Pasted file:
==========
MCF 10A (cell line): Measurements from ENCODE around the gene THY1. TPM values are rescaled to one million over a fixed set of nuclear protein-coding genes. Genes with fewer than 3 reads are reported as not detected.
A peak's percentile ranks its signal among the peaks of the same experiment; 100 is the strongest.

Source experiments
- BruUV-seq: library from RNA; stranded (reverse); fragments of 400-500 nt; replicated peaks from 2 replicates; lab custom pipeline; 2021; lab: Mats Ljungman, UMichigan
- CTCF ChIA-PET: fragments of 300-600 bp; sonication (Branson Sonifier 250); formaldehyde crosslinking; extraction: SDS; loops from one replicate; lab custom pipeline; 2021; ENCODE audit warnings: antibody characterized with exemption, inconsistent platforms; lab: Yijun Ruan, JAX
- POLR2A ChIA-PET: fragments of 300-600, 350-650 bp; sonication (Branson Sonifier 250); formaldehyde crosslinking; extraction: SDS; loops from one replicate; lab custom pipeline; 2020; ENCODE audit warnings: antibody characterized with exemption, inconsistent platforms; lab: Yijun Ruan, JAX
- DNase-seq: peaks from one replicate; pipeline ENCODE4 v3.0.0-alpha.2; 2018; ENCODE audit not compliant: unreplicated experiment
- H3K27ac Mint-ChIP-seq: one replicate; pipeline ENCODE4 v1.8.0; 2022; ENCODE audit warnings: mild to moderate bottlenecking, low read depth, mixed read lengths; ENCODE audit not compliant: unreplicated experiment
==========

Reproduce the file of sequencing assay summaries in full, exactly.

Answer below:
MCF 10A (cell line): Measurements from ENCODE around the gene THY1. TPM values are rescaled to one million over a fixed set of nuclear protein-coding genes. Genes with fewer than 3 reads are reported as not detected.
A peak's percentile ranks its signal among the peaks of the same experiment; 100 is the strongest.

Source experiments
- BruUV-seq: library from RNA; stranded (reverse); fragments of 400-500 nt; replicated peaks from 2 replicates; lab custom pipeline; 2021; lab: Mats Ljungman, UMichigan
- CTCF ChIA-PET: fragments of 300-600 bp; sonication (Branson Sonifier 250); formaldehyde crosslinking; extraction: SDS; loops from one replicate; lab custom pipeline; 2021; ENCODE audit warnings: antibody characterized with exemption, inconsistent platforms; lab: Yijun Ruan, JAX
- POLR2A ChIA-PET: fragments of 300-600, 350-650 bp; sonication (Branson Sonifier 250); formaldehyde crosslinking; extraction: SDS; loops from one replicate; lab custom pipeline; 2020; ENCODE audit warnings: antibody characterized with exemption, inconsistent platforms; lab: Yijun Ruan, JAX
- DNase-seq: peaks from one replicate; pipeline ENCODE4 v3.0.0-alpha.2; 2018; ENCODE audit not compliant: unreplicated experiment
- H3K27ac Mint-ChIP-seq: one replicate; pipeline ENCODE4 v1.8.0; 2022; ENCODE audit warnings: mild to moderate bottlenecking, low read depth, mixed read lengths; ENCODE audit not compliant: unreplicated experiment